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    EASTER MEETS RAMADAN: HIGH PRICES, 15.92% INFLATION, NIGERIANS SPEND 56% ON FOOD

    Abstract:The global rise in food prices is weighing on emerging and developing economies, and Nigerians are now spending more than 56% of their total income on food, as food inflation in the country approaches 18% after printing 17.20% year on year in March 2022, according to current National Bureau of Statistics (NBS) figures.
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      The global rise in food prices is weighing on emerging and developing economies, and Nigerians are now spending more than 56% of their total income on food, as food inflation in the country approaches 18% after printing 17.20% year on year in March 2022, according to current National Bureau of Statistics (NBS) figures.

      Between 2020 and 2022, average commodity prices in Nigeria increased by about 127%, reflecting the reality on the ground, with consumers remaining strained, pinched, and beleaguered at a time when official inflation is at 15.92%, climbing for the third consecutive month in 2022. Nigerians' purchasing power continues to be undermined by the naira's ongoing depreciation, a pressure that is unrelenting, with the indigenous currency presently selling at around N600 to the dollar on the parallel market.

      The ongoing conflict between Ukraine and Russia, which is now registering in the nation, is putting pressure on local commodities prices.

      It is an election year, and analysts have predicted that election spending will fuel inflationary pressures and squeeze the pockets of ordinary Nigerians. While inflation figures may gradually rise or fall, consumer goods prices will continue to see demand and cost pull inflation in the face of current realities in Nigeria.

      According to analysts at Financial Derivatives Company Limited, “it is disheartening that five of Nigeria's seven biggest import partners are battling with growing inflation while critical import commodity prices have risen dramatically.” Food contributes to 20% of consumer spending in developing markets, up to 40% in Sub-Saharan Africa, and 56% in Nigeria. Food price increases have aggravated existing macroeconomic challenges in several emerging nations, which are dealing with high debt levels, currency constraints, and inflation.

      According to Afrinvest Research and Consulting, “food inflation jumped 25 basis points to 1.9% month on month in February due to continued insecurity concerns in rural areas and the impact of [the] Russian-Ukraine situation on wheat and corn prices.” Similarly, core inflation increased by 8 basis points to 1.3% month on month as PMS shortages pushed up costs. We expect these variables to continue impacting price trajectory in March, and as a result, we forecast that headline inflation will climb to 15.73% year on year. It outperformed this posting by 15.92%.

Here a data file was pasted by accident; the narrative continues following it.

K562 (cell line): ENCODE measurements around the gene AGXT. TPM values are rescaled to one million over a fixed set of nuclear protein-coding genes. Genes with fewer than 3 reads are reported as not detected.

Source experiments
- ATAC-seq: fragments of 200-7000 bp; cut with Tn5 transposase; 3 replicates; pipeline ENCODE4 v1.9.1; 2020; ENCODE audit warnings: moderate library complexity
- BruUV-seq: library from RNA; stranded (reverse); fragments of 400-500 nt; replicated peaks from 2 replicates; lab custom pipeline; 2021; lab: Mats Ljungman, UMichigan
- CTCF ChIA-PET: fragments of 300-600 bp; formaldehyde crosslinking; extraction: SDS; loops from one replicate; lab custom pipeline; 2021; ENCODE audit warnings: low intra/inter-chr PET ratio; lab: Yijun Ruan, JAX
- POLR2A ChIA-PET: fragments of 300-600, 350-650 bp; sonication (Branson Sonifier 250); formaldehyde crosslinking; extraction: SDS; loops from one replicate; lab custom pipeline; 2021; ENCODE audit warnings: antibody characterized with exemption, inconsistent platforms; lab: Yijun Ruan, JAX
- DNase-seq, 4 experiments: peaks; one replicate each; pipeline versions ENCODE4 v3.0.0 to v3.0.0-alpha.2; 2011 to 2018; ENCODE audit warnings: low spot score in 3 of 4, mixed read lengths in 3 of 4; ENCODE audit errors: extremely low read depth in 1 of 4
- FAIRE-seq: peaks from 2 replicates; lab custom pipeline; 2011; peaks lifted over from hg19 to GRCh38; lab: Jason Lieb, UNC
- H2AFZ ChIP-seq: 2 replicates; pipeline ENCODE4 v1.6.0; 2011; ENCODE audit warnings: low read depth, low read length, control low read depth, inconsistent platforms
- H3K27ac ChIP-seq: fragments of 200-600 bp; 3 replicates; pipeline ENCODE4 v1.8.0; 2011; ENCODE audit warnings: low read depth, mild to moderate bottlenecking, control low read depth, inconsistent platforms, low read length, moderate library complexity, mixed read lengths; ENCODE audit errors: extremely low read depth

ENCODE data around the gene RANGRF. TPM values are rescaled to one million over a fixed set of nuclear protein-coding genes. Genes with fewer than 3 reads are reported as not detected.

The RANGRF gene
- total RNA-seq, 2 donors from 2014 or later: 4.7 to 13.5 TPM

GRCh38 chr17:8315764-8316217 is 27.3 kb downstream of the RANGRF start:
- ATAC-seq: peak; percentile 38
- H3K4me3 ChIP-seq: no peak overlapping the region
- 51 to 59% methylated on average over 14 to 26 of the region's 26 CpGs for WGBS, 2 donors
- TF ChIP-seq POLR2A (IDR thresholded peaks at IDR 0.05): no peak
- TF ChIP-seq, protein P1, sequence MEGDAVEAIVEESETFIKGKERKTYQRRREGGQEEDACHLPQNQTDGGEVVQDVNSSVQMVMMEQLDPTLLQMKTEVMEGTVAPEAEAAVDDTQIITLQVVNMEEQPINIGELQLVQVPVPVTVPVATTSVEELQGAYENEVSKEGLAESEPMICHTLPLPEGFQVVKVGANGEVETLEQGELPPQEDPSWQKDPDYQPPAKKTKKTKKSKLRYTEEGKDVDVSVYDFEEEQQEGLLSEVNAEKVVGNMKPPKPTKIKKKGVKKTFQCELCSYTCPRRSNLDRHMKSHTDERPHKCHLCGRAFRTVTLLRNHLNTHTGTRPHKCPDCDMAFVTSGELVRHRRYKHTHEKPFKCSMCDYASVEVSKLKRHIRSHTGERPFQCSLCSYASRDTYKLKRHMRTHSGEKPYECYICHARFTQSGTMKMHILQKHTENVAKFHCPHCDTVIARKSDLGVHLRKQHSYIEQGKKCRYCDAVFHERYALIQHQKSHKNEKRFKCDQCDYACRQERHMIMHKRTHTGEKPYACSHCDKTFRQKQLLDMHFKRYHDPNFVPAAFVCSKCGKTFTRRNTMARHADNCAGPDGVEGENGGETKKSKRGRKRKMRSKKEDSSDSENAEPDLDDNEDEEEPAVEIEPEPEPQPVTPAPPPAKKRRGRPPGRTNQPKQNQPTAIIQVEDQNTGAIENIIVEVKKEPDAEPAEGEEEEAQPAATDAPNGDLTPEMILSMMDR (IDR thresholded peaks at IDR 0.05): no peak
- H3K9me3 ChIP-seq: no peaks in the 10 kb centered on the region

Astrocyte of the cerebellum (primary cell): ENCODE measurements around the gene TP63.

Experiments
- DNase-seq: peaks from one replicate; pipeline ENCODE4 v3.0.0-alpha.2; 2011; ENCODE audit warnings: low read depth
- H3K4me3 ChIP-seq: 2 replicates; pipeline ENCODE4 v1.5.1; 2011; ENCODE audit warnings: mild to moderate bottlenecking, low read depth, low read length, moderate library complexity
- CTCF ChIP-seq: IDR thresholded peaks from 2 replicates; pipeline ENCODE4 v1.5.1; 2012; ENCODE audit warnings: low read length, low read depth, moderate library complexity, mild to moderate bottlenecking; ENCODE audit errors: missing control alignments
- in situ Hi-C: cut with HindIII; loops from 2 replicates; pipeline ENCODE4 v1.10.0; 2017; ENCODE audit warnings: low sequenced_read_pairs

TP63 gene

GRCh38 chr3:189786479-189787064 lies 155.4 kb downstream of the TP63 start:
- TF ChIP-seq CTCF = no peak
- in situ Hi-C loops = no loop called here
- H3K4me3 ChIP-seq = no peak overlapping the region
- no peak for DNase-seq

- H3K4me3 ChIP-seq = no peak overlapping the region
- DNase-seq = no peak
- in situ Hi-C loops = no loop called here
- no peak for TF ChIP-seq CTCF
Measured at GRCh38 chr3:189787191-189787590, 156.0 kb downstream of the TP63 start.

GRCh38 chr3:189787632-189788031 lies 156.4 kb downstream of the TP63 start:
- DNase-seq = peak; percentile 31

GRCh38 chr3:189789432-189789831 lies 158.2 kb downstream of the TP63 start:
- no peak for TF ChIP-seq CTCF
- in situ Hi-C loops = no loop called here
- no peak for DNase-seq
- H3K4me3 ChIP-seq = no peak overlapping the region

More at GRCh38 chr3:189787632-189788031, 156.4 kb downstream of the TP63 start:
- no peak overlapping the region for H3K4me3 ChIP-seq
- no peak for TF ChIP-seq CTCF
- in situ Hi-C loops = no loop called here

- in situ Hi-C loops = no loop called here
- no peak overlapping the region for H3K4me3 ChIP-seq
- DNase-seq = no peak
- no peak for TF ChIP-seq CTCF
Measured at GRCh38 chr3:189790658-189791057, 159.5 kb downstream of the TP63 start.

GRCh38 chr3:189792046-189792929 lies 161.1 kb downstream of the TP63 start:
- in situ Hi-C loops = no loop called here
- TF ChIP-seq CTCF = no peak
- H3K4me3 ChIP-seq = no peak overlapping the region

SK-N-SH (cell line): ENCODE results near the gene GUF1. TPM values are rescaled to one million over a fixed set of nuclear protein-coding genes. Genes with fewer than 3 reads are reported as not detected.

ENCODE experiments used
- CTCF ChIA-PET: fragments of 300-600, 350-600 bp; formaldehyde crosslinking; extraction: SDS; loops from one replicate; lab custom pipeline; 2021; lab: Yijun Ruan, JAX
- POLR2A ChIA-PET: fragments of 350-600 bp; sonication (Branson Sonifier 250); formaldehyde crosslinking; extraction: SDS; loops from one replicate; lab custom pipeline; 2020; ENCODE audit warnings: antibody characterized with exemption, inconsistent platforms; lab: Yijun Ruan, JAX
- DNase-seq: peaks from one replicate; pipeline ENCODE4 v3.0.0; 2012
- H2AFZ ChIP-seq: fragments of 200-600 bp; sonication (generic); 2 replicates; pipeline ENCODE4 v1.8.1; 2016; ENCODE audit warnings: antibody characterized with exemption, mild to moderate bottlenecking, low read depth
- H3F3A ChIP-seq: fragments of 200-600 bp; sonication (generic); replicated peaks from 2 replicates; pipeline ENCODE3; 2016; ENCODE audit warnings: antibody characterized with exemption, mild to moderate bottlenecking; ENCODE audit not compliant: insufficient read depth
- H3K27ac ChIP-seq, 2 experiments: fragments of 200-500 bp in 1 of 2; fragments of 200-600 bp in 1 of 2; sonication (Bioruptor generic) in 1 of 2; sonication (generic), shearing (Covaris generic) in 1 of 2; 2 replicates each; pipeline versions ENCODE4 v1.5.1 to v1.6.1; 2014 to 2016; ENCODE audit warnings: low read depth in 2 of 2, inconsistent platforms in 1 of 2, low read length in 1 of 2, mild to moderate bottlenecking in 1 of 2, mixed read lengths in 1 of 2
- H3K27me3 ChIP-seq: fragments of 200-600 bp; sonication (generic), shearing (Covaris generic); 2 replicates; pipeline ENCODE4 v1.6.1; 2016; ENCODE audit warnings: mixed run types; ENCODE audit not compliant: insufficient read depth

Following the blues of December 2021, which brought the annual inflation average to 17% with the headline inflation index changing direction to 15.4% year on year following the decelerations recorded in the previous 8 months, 2022 began with an upward trend in the numbers and, for the third consecutive month, the headline inflation in Nigeria printed at 15.92% year on year in March 2022 due to price increase expectations in the month ahead of Ramadan.

      According to the NBS inflation data, food inflation in March was highest in Kogi at 22.21%, followed by Cross River at 19.86% and Kwara at 19.53%, while Sokoto had the slowest rise in year-on-year food inflation at 14.04%, followed by Kaduna and Rivers at 14.66% and 14.81%, respectively.

      Pressures from the upcoming elections are already expected to result in higher inflation numbers, and with the economy grappling with unemployment, low revenue, insecurity, a weak naira, slow output growth challenges, global inflation, supply disruptions, and climate shocks, the average Nigerian will still be in pole position to experience the looming effect, which is likely to place Nigerians in their millions back into poverty if fiscal and monetary policymakers do nothing.

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